Tag: Thinking

It occurred to me yesterday that I spend less time thinking than I once did. One of the reasons I wanted to leave The Sociological Review and have a period of (sadly self-funded) underemployment was because I’d felt for a year or two that I was  as cognitively occupied as I’m capable of being. I keep running […]

In the last few years, I’ve noticed a pattern when I see photos of myself in front of an audience. I  am invariably tilting one foot forward as I talk, as in the attached photo from Andrew  Crane. Yet I have no awareness of doing it. Is this some strange adaptation to one leg being […]

In a wonderful London Review of Books piece, the composer Nico Muhly reflects on the challenge of being ready to think. If our work is embedded in a particular environment, scaffolded by the equipment we have within an office, it can be difficult to think when on the move. But even if we can take […]

I’ve picked up a Slavoj Žižek book for the first time in a while and found the characteristics which led me to take a break from his writing have only grown over time. He links Me Too to victimhood early in Like A Thief In Broad Daylight: Power in the Era of Post-Humanity. From pg 6: As […]

I thought these reflections by Mariano Zukerfeld on pg 4 of his Knowledge in the Age of Digital Capitalism were absolutely spot on. It would unfair to present this as a characteristic of poststructuralism as such, but there can be a dogmatism to poststructuralist thinkers which is all the more frustrating for their own obliviousness to it: On […]

This expression used by Alain de Botton in his How Proust Can Change Your Life (pg 42) stood out to me. He uses it in relation to the morning news, reflecting on how reporting inevitably strips away from the reality of what is reported on. This is an example of a broader tendency for human experience to “be […]

This observation from loc 785 of The Left Hemisphere: Mapping Contemporary Theory by Razmig Keucheyan caught my eye. His concern is with the intellectual implications of a generation’s dominance within critical thought: The new critical theories have not been developed by ‘new’ theorists, if by that is meant biologically young intellectuals. There are, of course, young […]

I found this review of Trump and the Media by Nicholas Carr in the LA Review of Books immensely thought-provoking. His focus is on the book’s historical contribution, contextualising the enthusiasm with which social media was greeted in terms of long term concerns about the centralisation of mass media. We can’t understand the ideal of […]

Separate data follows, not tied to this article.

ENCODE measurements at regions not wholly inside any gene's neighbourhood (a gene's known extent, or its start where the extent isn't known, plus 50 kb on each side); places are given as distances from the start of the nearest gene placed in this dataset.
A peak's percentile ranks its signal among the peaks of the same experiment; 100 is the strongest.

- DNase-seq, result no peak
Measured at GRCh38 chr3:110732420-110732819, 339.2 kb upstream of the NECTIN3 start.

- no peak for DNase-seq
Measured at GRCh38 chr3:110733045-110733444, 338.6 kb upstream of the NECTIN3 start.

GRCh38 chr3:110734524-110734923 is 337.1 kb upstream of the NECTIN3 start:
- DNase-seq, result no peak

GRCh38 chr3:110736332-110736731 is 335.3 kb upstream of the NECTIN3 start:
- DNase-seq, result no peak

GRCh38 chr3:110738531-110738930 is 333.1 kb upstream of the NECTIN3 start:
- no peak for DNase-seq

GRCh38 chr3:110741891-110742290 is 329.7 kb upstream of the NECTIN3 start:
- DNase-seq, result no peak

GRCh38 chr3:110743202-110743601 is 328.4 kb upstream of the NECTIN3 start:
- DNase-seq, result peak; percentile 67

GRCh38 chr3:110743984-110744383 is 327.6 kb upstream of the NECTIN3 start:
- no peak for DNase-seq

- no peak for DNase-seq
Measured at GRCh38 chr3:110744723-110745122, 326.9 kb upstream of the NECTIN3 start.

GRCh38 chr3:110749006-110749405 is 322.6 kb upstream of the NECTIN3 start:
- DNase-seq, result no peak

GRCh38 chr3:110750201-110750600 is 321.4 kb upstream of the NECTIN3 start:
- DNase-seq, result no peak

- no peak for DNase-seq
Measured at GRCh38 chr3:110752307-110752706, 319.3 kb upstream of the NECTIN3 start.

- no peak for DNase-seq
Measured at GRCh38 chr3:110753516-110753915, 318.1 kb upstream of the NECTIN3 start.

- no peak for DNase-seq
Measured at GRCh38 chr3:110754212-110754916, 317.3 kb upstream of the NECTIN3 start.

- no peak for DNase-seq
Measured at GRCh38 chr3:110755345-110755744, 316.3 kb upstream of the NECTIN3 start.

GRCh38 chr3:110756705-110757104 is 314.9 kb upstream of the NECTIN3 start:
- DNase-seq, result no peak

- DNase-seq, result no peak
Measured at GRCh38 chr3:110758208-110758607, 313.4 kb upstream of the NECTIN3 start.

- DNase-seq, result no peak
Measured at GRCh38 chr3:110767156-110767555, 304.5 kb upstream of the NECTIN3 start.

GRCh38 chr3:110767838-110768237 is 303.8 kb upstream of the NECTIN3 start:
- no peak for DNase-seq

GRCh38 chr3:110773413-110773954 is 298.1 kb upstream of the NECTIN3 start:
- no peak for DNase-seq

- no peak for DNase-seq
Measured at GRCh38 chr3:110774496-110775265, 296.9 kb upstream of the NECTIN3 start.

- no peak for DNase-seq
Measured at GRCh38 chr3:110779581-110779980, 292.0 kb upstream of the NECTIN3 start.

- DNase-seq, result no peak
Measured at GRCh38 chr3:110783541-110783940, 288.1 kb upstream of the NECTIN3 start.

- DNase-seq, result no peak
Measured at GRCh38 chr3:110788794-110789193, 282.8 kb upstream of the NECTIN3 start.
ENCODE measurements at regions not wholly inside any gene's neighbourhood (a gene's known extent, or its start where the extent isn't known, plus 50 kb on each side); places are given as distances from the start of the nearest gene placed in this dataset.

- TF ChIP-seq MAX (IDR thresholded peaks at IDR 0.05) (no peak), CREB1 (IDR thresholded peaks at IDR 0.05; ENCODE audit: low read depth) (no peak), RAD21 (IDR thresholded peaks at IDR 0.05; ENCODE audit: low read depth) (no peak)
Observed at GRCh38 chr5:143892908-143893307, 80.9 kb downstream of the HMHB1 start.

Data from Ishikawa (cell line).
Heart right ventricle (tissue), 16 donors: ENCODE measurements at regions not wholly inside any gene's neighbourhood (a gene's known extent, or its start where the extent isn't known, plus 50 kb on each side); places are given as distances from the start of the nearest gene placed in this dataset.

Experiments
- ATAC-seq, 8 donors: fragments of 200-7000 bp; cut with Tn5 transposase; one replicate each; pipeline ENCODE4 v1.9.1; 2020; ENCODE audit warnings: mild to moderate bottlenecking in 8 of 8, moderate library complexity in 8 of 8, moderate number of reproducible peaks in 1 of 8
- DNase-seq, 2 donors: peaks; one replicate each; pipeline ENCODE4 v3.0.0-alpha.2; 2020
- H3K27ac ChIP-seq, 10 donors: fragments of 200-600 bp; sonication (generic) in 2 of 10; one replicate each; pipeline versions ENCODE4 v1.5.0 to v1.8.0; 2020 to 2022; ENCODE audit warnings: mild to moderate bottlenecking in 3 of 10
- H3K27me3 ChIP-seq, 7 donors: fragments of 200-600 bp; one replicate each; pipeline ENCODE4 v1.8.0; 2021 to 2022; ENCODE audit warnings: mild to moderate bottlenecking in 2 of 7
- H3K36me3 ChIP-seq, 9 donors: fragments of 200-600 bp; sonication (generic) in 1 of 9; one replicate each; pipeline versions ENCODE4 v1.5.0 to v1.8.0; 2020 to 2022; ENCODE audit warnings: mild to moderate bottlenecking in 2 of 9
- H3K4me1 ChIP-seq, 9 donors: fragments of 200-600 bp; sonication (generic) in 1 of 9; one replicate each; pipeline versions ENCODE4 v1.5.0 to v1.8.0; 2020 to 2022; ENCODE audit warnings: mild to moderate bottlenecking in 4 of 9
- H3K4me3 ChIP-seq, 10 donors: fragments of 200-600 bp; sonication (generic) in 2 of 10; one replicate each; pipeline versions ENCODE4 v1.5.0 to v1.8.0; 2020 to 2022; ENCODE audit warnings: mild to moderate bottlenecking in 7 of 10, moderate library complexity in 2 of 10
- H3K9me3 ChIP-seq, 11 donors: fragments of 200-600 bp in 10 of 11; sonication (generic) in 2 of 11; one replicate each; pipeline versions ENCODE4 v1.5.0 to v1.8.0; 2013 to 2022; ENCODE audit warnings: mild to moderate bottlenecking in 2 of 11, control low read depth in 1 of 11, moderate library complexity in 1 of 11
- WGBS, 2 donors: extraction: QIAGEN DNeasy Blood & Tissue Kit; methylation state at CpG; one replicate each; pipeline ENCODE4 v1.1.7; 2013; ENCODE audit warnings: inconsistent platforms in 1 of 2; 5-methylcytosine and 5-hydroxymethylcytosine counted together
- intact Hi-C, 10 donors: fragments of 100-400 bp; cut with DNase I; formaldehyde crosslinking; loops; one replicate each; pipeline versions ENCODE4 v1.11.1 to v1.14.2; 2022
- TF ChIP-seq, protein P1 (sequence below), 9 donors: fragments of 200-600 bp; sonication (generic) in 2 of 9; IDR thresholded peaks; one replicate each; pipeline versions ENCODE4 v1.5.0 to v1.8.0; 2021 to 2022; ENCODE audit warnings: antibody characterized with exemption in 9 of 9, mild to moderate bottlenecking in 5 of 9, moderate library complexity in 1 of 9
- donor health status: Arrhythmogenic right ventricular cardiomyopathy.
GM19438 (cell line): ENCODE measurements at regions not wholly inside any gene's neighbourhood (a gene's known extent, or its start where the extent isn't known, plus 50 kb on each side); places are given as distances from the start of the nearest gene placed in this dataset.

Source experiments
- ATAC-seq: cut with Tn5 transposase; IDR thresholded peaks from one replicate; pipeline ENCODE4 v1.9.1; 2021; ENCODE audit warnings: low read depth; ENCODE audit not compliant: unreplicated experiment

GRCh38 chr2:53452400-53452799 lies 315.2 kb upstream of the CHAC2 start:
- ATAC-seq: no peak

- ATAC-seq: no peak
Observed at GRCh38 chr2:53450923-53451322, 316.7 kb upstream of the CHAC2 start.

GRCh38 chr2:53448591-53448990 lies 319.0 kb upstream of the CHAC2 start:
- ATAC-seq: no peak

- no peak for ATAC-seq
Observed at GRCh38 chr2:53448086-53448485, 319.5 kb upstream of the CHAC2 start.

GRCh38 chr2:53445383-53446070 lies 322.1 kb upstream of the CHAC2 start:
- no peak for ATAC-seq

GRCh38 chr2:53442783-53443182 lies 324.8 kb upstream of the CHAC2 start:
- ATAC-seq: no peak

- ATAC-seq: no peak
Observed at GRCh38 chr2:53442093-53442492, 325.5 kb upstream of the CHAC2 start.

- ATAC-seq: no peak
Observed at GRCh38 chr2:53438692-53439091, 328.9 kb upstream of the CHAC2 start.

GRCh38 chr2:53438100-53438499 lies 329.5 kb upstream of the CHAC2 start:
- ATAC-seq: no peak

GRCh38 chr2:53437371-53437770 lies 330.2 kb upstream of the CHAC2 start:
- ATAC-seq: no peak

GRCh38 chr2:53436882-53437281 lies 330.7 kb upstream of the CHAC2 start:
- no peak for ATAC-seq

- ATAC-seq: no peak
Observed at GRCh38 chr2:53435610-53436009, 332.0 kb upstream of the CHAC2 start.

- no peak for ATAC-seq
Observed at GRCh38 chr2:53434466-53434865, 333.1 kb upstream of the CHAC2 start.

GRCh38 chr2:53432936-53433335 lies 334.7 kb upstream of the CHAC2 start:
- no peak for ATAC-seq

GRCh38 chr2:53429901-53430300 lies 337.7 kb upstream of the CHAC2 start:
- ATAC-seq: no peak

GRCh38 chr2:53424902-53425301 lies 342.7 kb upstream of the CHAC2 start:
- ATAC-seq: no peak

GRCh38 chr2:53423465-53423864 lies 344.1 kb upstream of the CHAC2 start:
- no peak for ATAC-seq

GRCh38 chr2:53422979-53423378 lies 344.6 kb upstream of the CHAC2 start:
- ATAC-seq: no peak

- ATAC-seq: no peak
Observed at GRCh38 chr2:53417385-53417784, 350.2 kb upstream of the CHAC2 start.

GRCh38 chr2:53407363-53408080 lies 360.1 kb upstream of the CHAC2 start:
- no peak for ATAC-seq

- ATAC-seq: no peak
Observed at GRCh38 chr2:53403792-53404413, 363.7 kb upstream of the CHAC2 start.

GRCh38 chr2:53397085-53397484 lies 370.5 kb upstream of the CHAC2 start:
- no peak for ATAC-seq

On September 8th I’m going to walk nine miles from the top of my street in Cambridge to Chittering in Cambridgeshire. Will I survive walking without an experienced navigator or a reliable 3G signal? Will I slip out of exhaustion and fall into the Cam? Will I ever make it home to Molly? The only way […]

From loc 1171-1189 of Frenemies, Ken Auletta’s new book about the declining fortunes of the advertising industry: Then as vice chair heading Business Innovations, Comstock became the company’s chief futurist, attending digital confabs, planting herself in Silicon Valley, scouting and making it her business to know cutting-edge agencies and entrepreneurs, seeking out partners for unusual ways to […]

I came across this extract on loc 1342-1360 of Frenemies, Ken Auletta’s new book about the declining fortunes of the advertising industry, detailing an intervention made by thought leader extraordinaire Rishad Tobaccowala, chief strategist at  Publicis groupe. It was in the context of a meeting between executives from a range of agencies and Bank of America to […]

This is an accusation which Jaron Lanier makes strongly on pg 134 of his recent Ten Reasons To Delete Your Social Media Accounts Right Now. Coming from someone who was less of an insider, it might seem like a rather shrill and slightly paranoid reading of the culture of digital elites. However I find it […]

I’ve long been drawn to accounts of the everyday lives of politicians. This isn’t so much a matter of biographical curiosity, as much as a preoccupation with temporality. It is not that the temporal character of our lives moulds us but rather that the things which do are always inflected through temporality. I’m convinced you […]

There’s a fascinating and honest account in Daniel Drezner’s The Ideas Industry, reflecting on his own growing celebrity and the lethal challenges which have come with it. This is something I’ve often wondered about, particularly in relation to how widely one reads and the circle of people one engages with. From pg 247: Furthermore, there […]

I woke up with this phrase stuck in my mind recently, after a strange and vivid dream. It involved a landscape somewhere between Deep Space Nine and Snowpiercer, dark corners filled with metallic pools and steam hissing across braying crowds. I can’t remember the narrative of the dream but a crucial idea from it remains […]

What is it like to be an celebrity intellectual? I thought this was an admirably honest answer by Yuval Noah Harari to the question of how fame has changed his life. It seems obvious he would be far from alone in this experience, suggesting we could reflect on it as symptomatic of knowledge production by celebrity intellectuals […]

Even if I wasn’t a supporter, I’d have been fascinated by Labour’s use of social media in the last election and how this built upon prior successes in successive leadership elections. The new book by Steve Howell, deputy director of strategy and communications during the election, contains many fascinating snippets about this that I hadn’t […]